Working Groups

History of Ocean Science, Technology and Medicine

Historians of science have recently begun to examine role of the oceans themselves in human activity, not just as a pathway between places that matter, but as a place with a history of its own, with which humans have always interacted. In turning their gaze to the other two thirds of the earth's surface, scholars thus acknowledge the oceans as a changeable and changing place, affecting and affected by human activities. This "oceanic turn" is playing out in the humanities broadly, as scholars in many disciplines explore the role of the oceans in human endeavors including labor, culture, politics, industry, law, or literature. Spanning many different periods and regions around the world, this group will examine broad conceptions of oceans across history.
 

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    Penelope Hardy

    Penelope K. Hardy is a historian of science and technology and an assistant professor at the University of Wisconsin-La Crosse. She studies the historical intersection of technology and the ocean sciences. Her current book project examines a series of nineteenth- and twentieth-century ocean-going research vessels and the cultures and practices surrounding their use.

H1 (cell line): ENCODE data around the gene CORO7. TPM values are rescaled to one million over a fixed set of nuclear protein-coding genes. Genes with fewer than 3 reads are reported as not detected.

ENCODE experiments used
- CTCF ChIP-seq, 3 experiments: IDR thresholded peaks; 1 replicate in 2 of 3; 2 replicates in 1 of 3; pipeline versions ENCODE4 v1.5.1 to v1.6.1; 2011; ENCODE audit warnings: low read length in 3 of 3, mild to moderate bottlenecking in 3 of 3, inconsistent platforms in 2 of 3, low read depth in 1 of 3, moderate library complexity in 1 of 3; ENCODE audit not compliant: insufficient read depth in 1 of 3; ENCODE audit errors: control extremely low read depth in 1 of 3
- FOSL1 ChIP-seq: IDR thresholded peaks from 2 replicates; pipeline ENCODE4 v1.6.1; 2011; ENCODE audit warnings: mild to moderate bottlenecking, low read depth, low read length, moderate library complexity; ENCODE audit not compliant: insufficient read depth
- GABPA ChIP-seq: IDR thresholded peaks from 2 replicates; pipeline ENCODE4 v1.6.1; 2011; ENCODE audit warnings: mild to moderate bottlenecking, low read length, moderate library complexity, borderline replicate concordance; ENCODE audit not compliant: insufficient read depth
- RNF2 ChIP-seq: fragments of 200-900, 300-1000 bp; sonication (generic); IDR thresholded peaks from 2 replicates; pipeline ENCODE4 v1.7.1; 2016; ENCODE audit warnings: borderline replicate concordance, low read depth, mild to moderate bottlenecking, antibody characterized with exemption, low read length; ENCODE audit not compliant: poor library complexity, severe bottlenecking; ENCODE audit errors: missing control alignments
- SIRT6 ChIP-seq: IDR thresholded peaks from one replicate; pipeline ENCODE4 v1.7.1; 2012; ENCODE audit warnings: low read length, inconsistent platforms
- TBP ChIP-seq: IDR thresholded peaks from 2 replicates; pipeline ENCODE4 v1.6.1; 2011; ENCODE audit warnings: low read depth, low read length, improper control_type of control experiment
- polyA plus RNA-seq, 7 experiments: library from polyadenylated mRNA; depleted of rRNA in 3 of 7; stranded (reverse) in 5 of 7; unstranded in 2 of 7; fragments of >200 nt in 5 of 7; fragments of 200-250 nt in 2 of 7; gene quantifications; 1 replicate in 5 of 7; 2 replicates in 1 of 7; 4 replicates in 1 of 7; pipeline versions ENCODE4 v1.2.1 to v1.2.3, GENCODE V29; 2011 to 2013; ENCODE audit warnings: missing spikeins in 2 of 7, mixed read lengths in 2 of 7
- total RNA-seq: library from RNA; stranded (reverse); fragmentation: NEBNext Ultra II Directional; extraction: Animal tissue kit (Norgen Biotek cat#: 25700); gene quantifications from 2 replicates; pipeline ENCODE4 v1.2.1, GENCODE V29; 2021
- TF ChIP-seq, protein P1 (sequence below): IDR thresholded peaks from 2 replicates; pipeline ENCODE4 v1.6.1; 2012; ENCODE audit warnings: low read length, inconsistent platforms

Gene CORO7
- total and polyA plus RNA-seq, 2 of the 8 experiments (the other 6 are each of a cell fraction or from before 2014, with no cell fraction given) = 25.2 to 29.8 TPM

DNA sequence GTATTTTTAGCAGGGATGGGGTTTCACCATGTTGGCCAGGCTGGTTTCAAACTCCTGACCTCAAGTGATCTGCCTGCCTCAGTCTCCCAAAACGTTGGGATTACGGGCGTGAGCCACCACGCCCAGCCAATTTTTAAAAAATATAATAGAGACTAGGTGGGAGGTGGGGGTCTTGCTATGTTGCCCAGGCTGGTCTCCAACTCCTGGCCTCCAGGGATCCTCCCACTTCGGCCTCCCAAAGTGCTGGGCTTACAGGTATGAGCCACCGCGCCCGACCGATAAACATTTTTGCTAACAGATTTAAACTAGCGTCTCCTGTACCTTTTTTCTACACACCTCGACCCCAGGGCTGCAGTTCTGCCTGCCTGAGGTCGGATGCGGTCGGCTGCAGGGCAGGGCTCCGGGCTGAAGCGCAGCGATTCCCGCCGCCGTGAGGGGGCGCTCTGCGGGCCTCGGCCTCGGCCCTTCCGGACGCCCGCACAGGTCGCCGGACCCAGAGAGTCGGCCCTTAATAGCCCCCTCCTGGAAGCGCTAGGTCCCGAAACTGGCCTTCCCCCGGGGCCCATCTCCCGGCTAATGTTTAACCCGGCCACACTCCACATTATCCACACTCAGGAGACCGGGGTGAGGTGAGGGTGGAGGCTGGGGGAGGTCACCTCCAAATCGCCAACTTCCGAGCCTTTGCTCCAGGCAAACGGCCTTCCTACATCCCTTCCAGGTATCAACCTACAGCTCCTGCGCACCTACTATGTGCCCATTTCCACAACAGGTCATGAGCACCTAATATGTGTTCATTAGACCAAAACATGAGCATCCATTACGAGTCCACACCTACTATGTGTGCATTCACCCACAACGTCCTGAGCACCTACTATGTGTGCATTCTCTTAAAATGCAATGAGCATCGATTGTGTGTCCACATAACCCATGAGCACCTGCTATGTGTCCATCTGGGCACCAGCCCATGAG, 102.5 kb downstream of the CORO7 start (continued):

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    Daniella McCahey

    Daniella McCahey is a historian of science and a lecturer at the University of Idaho. She studies the relationship between science and the environment in Polar Regions, especially islands, coasts, and ice shelves. Her current book project examines British and New Zealand science in Antarctica during the IGY and she has also begun a research project on the environmental history of South Georgia. 

     

  • Katharina Steiner

    Katharina Steiner is a historian of science and currently a postdoctoral fellow at the University of Wisconsin-Madison. She studies the connection between science and art, the working cultures of science, and the relationship between ideas, scientific tools, and scientific products. Her current book project explores how the social organization of science shaped marine biological research programs in the late nineteenth century, using the Naples Zoological Station as a case study.

     

Upcoming Meetings (all times Eastern)

  • Tuesday, May 18, 2021 - 2:00pm to 3:30pm

    TBA

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